Romy: I style myself, yes. Since I was very young, I was drawn to BDSM and fetish-type fashion designers like Creepy Yeha. I wasn’t really sure why at first, but I saw a toughness and strength in things like metal hardware, shibari, and latex. Embodying my artist persona and finding myself as a woman have gone hand in hand. I started this project at 16, so I’ve always been drawn to creating a type of armor to protect myself and feel powerful all in one.

Madison: What is ‘No Mercy’ about?

Romy: ‘No Mercy’ is a campy story of a sick romance. It’s partially inspired by the selfish concept of wanting your lover to be obsessed with you and only you, while also toying with the idea of being with some type of monster—who we learn is actually loyal to me, the puppet master. [Laughs] It’s not really based in reality.

Madison: Is there a reason why you’re drawn to this ‘sick romance’ ideal?

Romy: I loved someone who was very sick at one point. That relationship was incredibly toxic and unhealthy, but I grew to love the toxicity and it contaminated my head. Luckily, I got out of that. It’s definitely not an ideal I long for or crave again.

Madison: The sound is very similar to your older stuff, but also includes heavier bass and intense screams. Is this a long-term direction you want to go in with your music?

Romy: I’ve always been influenced by heavy music––from Three 6 Mafia, to Death Grips, to Belzebong. In my earliest work, like in ‘running and hiding,’ this is very apparent. I finally got to bring that back with my recent release, ‘Day I Die.’ I wouldn’t say I changed it up, but I finally got creative freedom since I left my record label. This is something that I’m loving now—having no limitations with what I create.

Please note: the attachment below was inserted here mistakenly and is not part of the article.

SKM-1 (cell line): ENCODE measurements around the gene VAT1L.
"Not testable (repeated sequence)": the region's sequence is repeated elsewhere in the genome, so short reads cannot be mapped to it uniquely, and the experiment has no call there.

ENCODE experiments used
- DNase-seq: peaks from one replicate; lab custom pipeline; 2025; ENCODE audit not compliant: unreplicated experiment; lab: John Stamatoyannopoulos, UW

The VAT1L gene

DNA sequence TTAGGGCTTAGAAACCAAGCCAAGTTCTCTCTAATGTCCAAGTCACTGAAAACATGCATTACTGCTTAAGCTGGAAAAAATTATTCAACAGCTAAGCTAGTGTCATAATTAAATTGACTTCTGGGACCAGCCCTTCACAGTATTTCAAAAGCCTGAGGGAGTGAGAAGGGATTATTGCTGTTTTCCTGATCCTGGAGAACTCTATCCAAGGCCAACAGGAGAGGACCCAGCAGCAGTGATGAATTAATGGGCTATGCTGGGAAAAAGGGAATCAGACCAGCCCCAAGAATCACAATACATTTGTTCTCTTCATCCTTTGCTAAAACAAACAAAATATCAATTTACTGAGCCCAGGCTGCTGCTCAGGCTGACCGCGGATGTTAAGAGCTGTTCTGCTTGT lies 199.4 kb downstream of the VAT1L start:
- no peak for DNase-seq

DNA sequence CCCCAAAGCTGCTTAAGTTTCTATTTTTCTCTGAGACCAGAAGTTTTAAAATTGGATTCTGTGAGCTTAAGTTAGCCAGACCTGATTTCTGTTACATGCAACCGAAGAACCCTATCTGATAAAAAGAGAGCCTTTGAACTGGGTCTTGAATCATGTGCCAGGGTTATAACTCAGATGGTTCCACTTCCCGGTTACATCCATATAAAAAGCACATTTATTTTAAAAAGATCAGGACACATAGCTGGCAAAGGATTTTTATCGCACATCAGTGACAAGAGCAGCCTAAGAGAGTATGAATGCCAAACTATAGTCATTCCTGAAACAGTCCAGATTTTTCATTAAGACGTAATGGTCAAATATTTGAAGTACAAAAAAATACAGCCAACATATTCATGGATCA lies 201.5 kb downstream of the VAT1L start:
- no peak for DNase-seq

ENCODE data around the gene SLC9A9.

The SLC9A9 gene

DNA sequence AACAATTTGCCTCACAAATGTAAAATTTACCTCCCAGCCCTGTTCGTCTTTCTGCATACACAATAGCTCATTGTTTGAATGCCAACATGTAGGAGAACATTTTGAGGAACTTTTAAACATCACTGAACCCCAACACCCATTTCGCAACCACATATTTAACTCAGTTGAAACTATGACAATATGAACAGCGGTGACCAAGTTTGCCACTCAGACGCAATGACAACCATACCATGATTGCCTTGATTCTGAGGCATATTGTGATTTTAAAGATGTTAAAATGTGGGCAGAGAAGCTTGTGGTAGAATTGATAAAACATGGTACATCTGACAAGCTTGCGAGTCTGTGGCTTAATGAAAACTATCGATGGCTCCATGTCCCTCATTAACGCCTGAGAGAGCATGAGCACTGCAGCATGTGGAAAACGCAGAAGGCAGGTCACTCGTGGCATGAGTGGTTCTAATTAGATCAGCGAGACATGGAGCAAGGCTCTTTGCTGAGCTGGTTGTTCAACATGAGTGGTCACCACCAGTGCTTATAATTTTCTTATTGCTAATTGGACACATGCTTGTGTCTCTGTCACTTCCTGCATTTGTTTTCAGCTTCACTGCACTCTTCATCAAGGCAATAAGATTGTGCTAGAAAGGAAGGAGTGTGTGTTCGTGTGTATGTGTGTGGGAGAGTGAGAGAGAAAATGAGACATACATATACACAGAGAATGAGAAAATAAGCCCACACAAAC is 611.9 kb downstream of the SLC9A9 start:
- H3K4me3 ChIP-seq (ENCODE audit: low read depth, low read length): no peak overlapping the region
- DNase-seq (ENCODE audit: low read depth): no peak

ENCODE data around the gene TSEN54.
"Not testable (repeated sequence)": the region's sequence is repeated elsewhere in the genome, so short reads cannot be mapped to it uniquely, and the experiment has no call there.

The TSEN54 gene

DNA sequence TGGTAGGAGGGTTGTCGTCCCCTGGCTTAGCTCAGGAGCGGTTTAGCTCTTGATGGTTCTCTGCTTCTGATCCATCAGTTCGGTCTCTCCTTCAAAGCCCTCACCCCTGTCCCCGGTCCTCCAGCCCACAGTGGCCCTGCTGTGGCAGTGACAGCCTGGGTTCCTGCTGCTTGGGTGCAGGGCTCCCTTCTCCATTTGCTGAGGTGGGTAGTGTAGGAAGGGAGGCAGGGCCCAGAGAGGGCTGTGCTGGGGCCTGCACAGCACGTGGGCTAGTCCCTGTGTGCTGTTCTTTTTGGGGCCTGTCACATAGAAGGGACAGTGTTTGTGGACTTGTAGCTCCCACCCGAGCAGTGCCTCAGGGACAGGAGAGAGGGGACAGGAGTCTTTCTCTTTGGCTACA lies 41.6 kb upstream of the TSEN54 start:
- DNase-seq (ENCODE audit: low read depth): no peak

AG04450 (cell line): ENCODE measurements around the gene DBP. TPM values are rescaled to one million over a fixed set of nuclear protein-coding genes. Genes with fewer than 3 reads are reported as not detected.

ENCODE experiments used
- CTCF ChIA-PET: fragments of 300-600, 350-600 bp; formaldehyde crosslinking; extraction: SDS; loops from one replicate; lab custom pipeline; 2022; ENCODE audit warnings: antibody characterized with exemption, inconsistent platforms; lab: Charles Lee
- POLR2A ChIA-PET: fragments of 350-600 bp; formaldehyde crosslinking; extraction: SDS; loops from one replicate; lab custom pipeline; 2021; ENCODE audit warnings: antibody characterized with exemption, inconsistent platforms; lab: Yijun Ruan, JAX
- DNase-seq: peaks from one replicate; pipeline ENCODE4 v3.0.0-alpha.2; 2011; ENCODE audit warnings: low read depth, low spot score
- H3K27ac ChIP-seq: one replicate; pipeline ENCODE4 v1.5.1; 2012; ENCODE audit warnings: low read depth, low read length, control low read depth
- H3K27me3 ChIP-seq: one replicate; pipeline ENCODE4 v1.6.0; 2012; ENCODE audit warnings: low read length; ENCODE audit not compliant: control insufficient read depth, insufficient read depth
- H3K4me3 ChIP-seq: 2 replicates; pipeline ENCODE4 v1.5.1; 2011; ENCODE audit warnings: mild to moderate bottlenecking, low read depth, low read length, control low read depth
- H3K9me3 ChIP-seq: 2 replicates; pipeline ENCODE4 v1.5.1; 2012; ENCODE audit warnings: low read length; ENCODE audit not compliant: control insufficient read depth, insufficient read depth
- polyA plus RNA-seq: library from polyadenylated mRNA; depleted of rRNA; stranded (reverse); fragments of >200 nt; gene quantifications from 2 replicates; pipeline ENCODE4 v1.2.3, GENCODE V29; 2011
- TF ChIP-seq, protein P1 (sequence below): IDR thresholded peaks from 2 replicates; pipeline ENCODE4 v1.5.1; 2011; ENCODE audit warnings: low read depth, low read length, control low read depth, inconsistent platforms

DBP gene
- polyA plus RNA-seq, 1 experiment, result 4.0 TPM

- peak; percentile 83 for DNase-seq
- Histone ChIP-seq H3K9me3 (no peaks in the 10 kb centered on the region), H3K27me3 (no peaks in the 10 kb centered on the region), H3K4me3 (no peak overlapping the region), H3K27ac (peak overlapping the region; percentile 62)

Madison: In the video for ‘No Mercy,’ the scenes switch between very suburban America and an abandoned warehouse cage. Why did you decide to juxtapose the two?

Romy: All of the locations are inspired by decaying America. They’re meant to all play in the same world.

Madison: The location is also the background of many of your Instagram posts. Where and what is it, exactly?

Romy: The ‘house’ is something that started with my ‘Day I Die’ video, as a temporary installation created in a home from the ’50s that was set to be destroyed by now. I painted all the walls and furniture with the help of some friends. I’ve since filmed ‘Lovesick’ and ‘No Mercy’ there, in an attempt to build a little world with a multifaceted character existing in the same place, but in different realities. It’s here, just outside of LA.

Madison: The video brings me back to The 1975’s ‘Robbers’ music video, but with added horror. Did you grow up on Tumblr?

Romy: I’m familiar with the aesthetic of that period. Most of my references for this video were actual photos of American families I discovered in different ways. Unfortunately, Tumblr was not one of them. I did and still do love Lana del Rey, though.

Madison: Where did you find the pictures?

Romy: I found the pictures all over—some on weird aesthetic Instagram pages, some on Google. I find inspiration in things I don’t understand and can’t relate to. It’s shocking and intriguing to see how kids in other parts of America grew up in comparison to how I did. I think people are naturally drawn to things that are different to them. Those things are often the most compelling.